Bestival promoters have today announced plans to ban plastic straws from their events, which include Bestival, Camp Bestival and Common People, for 2018, and are working to make the practice a UK festival standard. The initiative will then extend to include all single-use plastics, including drinks bottles and bar cups.

Following a successful trial at 2017’s Bestival, when biodegradable paper straws replaced plastic, promotersJosie and Rob da Bank are launching The Final Strawcampaign to purge plastic straws from the festival landscape. Northamptonshire’s Shambala, Kendal Calling and Cheshire’s bluedot have already signed up, and now Josie and Rob are urging fellow festival promoters to join them.

Commenting on the Final Straw campaign, Dr Laura Foster, Marine Conservation Society Head of Clean Seas said: “We’re are delighted to see that Bestival are banning plastic straws from their events this year, and extending it to other single-use plastic too. We’ve found thousands of straws at our beach cleans and these simple steps can help people reduce their plastic footprint. We urge other businesses and festivals to follow Bestival’s move and ask everyone to join the Marine Conservation Society call to #stoptheplastictide.”

Shambala’s Operation Director and Sustainability Lead,Chris Johnson commented: “Disposable plastics at festivals is part of the wider phenomenon of single-use for convenience in society. The whole planet is completely addicted, but festivals can model the change we need to see to make the future a great place to be.”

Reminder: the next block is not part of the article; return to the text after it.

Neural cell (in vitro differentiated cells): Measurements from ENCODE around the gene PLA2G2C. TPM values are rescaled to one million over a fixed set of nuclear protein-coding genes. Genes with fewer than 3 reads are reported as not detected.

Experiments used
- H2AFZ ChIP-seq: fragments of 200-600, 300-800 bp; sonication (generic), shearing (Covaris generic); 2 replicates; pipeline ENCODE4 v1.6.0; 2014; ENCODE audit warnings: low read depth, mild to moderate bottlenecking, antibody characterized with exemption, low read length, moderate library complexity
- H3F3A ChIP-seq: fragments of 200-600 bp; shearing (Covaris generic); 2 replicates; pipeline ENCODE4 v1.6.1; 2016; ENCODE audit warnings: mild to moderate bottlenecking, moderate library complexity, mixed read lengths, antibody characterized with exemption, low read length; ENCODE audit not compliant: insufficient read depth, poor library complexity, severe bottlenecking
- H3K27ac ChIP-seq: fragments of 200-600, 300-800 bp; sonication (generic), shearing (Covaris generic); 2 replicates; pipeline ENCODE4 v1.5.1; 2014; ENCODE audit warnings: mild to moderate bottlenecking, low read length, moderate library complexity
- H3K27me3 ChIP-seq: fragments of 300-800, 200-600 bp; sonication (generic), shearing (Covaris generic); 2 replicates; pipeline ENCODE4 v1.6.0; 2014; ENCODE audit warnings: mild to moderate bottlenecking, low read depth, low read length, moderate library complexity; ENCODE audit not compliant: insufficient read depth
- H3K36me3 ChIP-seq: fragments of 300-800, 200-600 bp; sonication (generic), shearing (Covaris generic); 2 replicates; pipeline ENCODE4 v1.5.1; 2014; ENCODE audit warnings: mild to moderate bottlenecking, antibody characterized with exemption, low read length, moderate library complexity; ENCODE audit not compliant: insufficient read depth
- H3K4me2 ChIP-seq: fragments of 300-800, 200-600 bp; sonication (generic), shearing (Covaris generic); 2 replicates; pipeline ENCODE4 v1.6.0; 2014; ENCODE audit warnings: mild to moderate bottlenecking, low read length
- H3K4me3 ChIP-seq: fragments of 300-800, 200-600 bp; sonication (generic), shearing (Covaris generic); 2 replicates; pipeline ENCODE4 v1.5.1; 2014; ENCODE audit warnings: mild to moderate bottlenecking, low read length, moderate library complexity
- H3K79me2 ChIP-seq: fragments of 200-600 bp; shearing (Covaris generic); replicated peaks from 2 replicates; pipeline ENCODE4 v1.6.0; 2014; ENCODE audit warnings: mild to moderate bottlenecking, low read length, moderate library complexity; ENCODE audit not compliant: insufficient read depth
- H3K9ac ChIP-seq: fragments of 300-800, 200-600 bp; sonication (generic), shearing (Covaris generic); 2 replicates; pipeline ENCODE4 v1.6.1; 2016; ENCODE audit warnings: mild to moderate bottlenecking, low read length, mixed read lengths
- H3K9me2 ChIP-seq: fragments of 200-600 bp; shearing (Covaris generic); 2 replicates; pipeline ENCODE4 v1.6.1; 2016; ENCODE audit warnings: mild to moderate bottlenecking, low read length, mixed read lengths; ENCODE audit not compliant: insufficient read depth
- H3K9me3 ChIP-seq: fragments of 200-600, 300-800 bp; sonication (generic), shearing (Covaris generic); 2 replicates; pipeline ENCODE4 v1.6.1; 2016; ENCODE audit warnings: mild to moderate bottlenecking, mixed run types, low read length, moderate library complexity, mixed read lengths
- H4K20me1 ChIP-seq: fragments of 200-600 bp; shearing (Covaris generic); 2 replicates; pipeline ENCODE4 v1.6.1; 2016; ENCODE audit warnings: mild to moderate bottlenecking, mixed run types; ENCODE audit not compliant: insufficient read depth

Bestival promoter Rob da Bank said: “My wife, and fellow Bestival founder, Josie made the decision to ban plastic straws at the festival last year along with a load of new green initiatives. Festivals are potentially big consumers of plastics and non-recyclables and all of us in the festival world need to keep working on reducing those elements at our festivals. Hats off to those already doing it and leading from the front… and to the rest of us let’s make it happen!’

Kendal Calling & bluedot Festival Director, Ben Robinson added: “Festival culture has always been inspired by the search for alternative experiences and radical action. Making the psychological change to not accepting single use plastics as ‘normal’ or acceptable is something we can support in the fields and take home to our everyday lives. Small changes that make a difference everyday are what will drive the global movement to save our planet and our oceans from the current hammering they are getting with the waste created from day to day convenience items in our society. We can all survive without straws pretty easily.”

The Final Straw campaign aims to have all UK festivals committed to eradicating plastic straws in 2018 by Earth Day on 22nd April, prior to the festival season beginning, before extending the initiative to include all single-use plastics at festivals in subsequent years. Collectively, the festival community could have a huge impact in reducing the estimated 70 million straws that will end up in landfill or polluting the seas this year alone, and together the industry has the potential to become a major force in changing people’s attitudes to all single-use plastics. Join the Final Straw and let’s have a summer of plastic straw-free parties.